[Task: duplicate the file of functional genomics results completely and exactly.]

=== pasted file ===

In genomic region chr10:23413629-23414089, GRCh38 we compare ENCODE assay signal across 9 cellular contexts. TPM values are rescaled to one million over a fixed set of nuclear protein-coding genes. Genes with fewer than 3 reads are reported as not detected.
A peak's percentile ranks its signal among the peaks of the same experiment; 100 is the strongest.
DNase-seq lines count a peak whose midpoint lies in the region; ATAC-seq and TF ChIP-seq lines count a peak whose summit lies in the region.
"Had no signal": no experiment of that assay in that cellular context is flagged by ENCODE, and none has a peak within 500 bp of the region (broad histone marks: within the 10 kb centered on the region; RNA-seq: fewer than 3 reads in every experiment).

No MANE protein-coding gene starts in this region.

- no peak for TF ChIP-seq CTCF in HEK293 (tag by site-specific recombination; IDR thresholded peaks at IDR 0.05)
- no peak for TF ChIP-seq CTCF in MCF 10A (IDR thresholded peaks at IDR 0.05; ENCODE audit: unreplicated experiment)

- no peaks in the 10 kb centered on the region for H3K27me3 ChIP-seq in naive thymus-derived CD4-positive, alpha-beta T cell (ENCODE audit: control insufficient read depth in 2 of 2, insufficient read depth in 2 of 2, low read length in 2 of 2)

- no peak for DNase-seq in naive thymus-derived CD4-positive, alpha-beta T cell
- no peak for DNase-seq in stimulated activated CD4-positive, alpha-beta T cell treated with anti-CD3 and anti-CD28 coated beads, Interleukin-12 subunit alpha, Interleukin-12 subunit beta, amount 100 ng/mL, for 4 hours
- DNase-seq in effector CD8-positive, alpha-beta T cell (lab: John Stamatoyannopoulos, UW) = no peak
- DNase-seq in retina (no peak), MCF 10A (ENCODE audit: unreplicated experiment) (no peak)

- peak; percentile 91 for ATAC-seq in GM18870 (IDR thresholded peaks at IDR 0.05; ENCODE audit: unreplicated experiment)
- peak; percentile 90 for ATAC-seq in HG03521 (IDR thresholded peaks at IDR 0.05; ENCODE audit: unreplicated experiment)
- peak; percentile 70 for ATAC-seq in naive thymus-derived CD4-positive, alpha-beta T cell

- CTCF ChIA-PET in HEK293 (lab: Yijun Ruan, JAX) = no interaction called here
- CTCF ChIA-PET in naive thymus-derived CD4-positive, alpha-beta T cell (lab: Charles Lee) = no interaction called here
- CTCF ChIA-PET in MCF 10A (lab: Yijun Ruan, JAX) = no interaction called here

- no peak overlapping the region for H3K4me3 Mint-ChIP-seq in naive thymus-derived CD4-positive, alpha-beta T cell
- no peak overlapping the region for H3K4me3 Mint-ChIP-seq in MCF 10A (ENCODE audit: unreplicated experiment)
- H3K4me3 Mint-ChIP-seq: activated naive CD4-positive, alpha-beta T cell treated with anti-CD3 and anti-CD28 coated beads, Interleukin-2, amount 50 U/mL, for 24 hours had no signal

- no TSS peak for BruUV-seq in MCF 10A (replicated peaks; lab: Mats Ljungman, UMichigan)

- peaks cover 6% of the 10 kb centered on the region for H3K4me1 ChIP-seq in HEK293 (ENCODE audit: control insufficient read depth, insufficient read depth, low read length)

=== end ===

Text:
In genomic region chr10:23413629-23414089, GRCh38 we compare ENCODE assay signal across 9 cellular contexts. TPM values are rescaled to one million over a fixed set of nuclear protein-coding genes. Genes with fewer than 3 reads are reported as not detected.
A peak's percentile ranks its signal among the peaks of the same experiment; 100 is the strongest.
DNase-seq lines count a peak whose midpoint lies in the region; ATAC-seq and TF ChIP-seq lines count a peak whose summit lies in the region.
"Had no signal": no experiment of that assay in that cellular context is flagged by ENCODE, and none has a peak within 500 bp of the region (broad histone marks: within the 10 kb centered on the region; RNA-seq: fewer than 3 reads in every experiment).

No MANE protein-coding gene starts in this region.

- no peak for TF ChIP-seq CTCF in HEK293 (tag by site-specific recombination; IDR thresholded peaks at IDR 0.05)
- no peak for TF ChIP-seq CTCF in MCF 10A (IDR thresholded peaks at IDR 0.05; ENCODE audit: unreplicated experiment)

- no peaks in the 10 kb centered on the region for H3K27me3 ChIP-seq in naive thymus-derived CD4-positive, alpha-beta T cell (ENCODE audit: control insufficient read depth in 2 of 2, insufficient read depth in 2 of 2, low read length in 2 of 2)

- no peak for DNase-seq in naive thymus-derived CD4-positive, alpha-beta T cell
- no peak for DNase-seq in stimulated activated CD4-positive, alpha-beta T cell treated with anti-CD3 and anti-CD28 coated beads, Interleukin-12 subunit alpha, Interleukin-12 subunit beta, amount 100 ng/mL, for 4 hours
- DNase-seq in effector CD8-positive, alpha-beta T cell (lab: John Stamatoyannopoulos, UW) = no peak
- DNase-seq in retina (no peak), MCF 10A (ENCODE audit: unreplicated experiment) (no peak)

- peak; percentile 91 for ATAC-seq in GM18870 (IDR thresholded peaks at IDR 0.05; ENCODE audit: unreplicated experiment)
- peak; percentile 90 for ATAC-seq in HG03521 (IDR thresholded peaks at IDR 0.05; ENCODE audit: unreplicated experiment)
- peak; percentile 70 for ATAC-seq in naive thymus-derived CD4-positive, alpha-beta T cell

- CTCF ChIA-PET in HEK293 (lab: Yijun Ruan, JAX) = no interaction called here
- CTCF ChIA-PET in naive thymus-derived CD4-positive, alpha-beta T cell (lab: Charles Lee) = no interaction called here
- CTCF ChIA-PET in MCF 10A (lab: Yijun Ruan, JAX) = no interaction called here

- no peak overlapping the region for H3K4me3 Mint-ChIP-seq in naive thymus-derived CD4-positive, alpha-beta T cell
- no peak overlapping the region for H3K4me3 Mint-ChIP-seq in MCF 10A (ENCODE audit: unreplicated experiment)
- H3K4me3 Mint-ChIP-seq: activated naive CD4-positive, alpha-beta T cell treated with anti-CD3 and anti-CD28 coated beads, Interleukin-2, amount 50 U/mL, for 24 hours had no signal

- no TSS peak for BruUV-seq in MCF 10A (replicated peaks; lab: Mats Ljungman, UMichigan)

- peaks cover 6% of the 10 kb centered on the region for H3K4me1 ChIP-seq in HEK293 (ENCODE audit: control insufficient read depth, insufficient read depth, low read length)